Which way will the whirling sprinkler spin in this experiment? And why?

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Put one of these whirling lawn sprinklers at the bottom of a pool, connect its hose to the pool's open drain, and then pool will drain out through the sprinkler. 

Which way does the sprinkler spin, and why? 

For this experiment, assume that the sprinkler spins clockwise under normal use (sitting on a lawn with the hose connected to a water supply).


Offline Nizzle

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Trick question?

I think there will be no spin at all.
Why? because my gut tells me..
« Last Edit: 16/10/2009 15:12:00 by Nizzle »
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Offline LeeE

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Assuming that the sprinkler head rotates due to offset jets and not a rotor in the base, I don't think it will rotate at all if the water is simply drained through it.  However, if you were to suck water through it by virtue of a pressure difference, I think it would then rotate 'backwards', as it were.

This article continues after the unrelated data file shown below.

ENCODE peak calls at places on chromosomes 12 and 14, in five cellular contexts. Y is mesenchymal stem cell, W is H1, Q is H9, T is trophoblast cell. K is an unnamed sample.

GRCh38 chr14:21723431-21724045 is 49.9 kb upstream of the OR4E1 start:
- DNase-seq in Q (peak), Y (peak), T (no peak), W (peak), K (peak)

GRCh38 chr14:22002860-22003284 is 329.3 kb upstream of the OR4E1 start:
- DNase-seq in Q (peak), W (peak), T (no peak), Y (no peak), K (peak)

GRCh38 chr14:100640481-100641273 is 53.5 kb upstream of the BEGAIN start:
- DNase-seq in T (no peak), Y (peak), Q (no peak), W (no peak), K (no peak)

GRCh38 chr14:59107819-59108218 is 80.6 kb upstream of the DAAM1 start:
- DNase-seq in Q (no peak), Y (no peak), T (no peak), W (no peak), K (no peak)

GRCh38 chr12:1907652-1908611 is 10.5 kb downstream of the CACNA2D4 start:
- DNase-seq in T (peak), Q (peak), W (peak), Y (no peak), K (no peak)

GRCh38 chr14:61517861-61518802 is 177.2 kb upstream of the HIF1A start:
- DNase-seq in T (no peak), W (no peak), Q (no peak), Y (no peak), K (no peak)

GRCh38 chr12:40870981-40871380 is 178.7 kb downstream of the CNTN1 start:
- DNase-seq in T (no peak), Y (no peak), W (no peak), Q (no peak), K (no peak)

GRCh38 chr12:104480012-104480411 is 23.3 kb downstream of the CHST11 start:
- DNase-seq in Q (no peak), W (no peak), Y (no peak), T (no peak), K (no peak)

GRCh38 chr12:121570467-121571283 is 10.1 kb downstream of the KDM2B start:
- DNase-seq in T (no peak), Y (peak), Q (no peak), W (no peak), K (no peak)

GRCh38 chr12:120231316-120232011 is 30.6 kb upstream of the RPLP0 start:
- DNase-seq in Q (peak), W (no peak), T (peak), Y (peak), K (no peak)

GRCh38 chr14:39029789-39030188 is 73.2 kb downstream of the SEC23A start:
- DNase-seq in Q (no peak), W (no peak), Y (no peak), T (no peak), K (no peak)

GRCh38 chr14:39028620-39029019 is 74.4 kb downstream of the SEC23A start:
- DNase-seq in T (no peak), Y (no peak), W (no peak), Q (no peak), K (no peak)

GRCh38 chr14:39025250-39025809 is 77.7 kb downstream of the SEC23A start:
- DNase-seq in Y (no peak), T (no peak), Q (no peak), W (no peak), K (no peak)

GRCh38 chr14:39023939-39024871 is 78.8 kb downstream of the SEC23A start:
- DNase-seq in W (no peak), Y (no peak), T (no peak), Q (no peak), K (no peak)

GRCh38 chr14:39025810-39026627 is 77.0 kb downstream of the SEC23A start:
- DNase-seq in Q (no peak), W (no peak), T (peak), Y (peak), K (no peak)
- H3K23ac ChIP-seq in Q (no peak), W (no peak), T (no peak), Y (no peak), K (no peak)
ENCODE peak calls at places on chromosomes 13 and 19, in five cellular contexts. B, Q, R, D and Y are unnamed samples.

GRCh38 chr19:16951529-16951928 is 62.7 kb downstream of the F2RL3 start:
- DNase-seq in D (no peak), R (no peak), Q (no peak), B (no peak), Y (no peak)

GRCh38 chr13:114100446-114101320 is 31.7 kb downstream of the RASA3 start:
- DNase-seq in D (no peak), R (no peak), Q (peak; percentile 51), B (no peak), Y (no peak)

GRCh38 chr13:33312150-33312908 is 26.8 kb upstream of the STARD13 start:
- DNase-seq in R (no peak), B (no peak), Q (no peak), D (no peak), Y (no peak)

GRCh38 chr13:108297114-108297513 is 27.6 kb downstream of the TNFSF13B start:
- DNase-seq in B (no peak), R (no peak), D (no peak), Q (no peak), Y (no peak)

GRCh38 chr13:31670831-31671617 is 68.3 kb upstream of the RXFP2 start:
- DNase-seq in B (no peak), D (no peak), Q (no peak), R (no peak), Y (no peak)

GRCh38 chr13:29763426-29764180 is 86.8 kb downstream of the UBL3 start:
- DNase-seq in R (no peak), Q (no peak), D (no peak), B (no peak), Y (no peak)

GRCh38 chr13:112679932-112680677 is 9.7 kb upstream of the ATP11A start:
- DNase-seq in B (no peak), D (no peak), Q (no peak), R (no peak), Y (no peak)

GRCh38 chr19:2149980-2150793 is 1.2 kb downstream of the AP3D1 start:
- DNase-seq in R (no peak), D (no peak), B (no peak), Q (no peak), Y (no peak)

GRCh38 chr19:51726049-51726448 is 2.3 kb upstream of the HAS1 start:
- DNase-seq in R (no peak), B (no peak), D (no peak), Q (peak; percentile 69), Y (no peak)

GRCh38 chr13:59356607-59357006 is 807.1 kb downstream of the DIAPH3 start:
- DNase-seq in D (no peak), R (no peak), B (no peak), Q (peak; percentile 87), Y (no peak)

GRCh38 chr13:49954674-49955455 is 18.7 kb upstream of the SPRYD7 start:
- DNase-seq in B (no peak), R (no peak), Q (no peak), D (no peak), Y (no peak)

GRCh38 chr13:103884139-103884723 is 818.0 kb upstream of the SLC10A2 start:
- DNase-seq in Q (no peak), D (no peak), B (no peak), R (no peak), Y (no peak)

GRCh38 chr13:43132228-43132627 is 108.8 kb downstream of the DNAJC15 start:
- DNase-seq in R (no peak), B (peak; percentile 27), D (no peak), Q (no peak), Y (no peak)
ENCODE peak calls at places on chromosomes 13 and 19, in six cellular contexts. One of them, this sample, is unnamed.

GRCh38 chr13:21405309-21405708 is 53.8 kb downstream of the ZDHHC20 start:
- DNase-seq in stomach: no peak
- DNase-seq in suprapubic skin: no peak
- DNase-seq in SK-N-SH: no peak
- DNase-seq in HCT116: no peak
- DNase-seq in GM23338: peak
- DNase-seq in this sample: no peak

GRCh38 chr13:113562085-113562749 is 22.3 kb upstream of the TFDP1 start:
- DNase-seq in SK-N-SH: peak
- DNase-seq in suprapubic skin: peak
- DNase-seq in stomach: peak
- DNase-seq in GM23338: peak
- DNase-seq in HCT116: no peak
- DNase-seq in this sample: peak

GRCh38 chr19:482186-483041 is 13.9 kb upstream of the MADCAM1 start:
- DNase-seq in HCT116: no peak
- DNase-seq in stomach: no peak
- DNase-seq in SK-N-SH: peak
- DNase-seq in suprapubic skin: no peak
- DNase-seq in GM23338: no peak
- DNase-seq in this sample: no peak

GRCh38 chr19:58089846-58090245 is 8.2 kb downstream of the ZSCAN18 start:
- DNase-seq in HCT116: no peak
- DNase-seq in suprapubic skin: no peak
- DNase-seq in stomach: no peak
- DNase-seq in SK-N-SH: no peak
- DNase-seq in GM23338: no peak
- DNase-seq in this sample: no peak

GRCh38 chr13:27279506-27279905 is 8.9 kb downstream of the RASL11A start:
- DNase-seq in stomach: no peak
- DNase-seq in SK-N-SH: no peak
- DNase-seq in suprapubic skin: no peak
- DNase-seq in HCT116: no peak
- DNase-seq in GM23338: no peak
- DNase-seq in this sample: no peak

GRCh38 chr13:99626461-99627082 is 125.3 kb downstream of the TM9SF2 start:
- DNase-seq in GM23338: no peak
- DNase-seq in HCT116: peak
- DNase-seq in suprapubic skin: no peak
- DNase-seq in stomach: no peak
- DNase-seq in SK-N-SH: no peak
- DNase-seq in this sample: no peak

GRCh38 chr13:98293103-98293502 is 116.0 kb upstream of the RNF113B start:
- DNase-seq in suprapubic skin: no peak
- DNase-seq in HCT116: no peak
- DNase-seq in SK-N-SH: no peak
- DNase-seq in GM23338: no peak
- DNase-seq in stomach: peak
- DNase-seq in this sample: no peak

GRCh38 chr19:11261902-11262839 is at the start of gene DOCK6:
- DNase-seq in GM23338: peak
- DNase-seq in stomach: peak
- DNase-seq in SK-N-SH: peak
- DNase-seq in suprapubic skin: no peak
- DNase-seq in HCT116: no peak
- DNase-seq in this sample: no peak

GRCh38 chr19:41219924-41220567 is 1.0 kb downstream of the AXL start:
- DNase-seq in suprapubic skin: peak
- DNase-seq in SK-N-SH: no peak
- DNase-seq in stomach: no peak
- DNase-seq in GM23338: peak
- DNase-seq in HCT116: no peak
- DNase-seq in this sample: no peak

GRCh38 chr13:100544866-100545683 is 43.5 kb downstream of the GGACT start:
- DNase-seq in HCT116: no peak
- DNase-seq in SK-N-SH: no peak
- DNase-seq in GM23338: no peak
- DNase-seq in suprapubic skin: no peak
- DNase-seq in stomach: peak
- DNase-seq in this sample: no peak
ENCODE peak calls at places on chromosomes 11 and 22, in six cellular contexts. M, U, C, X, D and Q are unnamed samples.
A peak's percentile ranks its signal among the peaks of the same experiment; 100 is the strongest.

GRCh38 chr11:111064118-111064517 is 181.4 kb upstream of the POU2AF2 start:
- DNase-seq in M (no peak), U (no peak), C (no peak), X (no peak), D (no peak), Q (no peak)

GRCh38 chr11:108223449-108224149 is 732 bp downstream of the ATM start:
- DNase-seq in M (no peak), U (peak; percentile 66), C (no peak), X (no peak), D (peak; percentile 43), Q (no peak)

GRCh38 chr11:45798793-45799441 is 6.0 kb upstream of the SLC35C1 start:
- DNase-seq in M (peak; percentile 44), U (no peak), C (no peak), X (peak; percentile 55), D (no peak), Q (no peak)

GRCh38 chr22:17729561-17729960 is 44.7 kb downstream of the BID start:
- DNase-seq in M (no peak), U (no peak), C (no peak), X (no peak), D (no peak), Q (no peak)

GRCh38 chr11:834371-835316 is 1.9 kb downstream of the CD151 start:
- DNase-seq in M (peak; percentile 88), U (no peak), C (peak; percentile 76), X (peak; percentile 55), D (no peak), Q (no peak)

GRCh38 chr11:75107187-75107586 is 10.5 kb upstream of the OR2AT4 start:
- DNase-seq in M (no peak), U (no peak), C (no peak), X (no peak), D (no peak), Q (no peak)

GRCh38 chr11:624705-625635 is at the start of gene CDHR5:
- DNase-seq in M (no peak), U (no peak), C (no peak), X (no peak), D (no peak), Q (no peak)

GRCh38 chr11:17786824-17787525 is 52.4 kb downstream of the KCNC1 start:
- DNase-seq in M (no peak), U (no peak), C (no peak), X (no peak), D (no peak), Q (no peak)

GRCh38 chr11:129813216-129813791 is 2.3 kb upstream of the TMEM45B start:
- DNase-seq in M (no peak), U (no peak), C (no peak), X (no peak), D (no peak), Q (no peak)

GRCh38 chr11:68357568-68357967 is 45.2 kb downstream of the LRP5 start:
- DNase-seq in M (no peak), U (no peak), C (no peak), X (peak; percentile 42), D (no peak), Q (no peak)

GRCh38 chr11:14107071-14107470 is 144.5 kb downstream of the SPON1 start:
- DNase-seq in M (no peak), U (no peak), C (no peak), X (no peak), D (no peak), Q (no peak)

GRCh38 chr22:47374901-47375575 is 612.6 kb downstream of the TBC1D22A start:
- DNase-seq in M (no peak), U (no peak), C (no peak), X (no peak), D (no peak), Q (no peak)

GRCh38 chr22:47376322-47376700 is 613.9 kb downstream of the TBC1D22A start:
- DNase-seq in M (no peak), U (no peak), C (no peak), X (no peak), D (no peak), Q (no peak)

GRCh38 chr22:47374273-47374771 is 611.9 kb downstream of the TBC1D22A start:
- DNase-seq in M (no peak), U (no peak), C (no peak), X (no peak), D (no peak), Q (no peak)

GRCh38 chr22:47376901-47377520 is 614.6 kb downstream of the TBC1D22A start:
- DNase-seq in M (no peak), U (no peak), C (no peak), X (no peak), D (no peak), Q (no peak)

The difference between simply draining and drawing water through it (due to a pressure differential) is that when you draw water through it you'll be trying to create a void in the medium, creating a region of low pressure, just in front of the nozzles whereas if the water is just being drained through it, the 'void' occurs at the surface, or top of the water column, and the pressure at the nozzles will be unchanged.

I think  [;D]
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Offline daveshorts

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The fluid can only impart a rotation to the spinner if the fluid is caused to rotate in th opposite direction. When the fluid flows out of the tubes it forms jets which have an overall rotation so the spinner rotates the other way.


The flow pattern when sucking is very different and if the tubes are thin then spherically symmetric, so the fluid isn't rotating.


I am not entirely sure if the asymmetry caused by the pipe getting in the way of the fluid sucking will produce any net rotation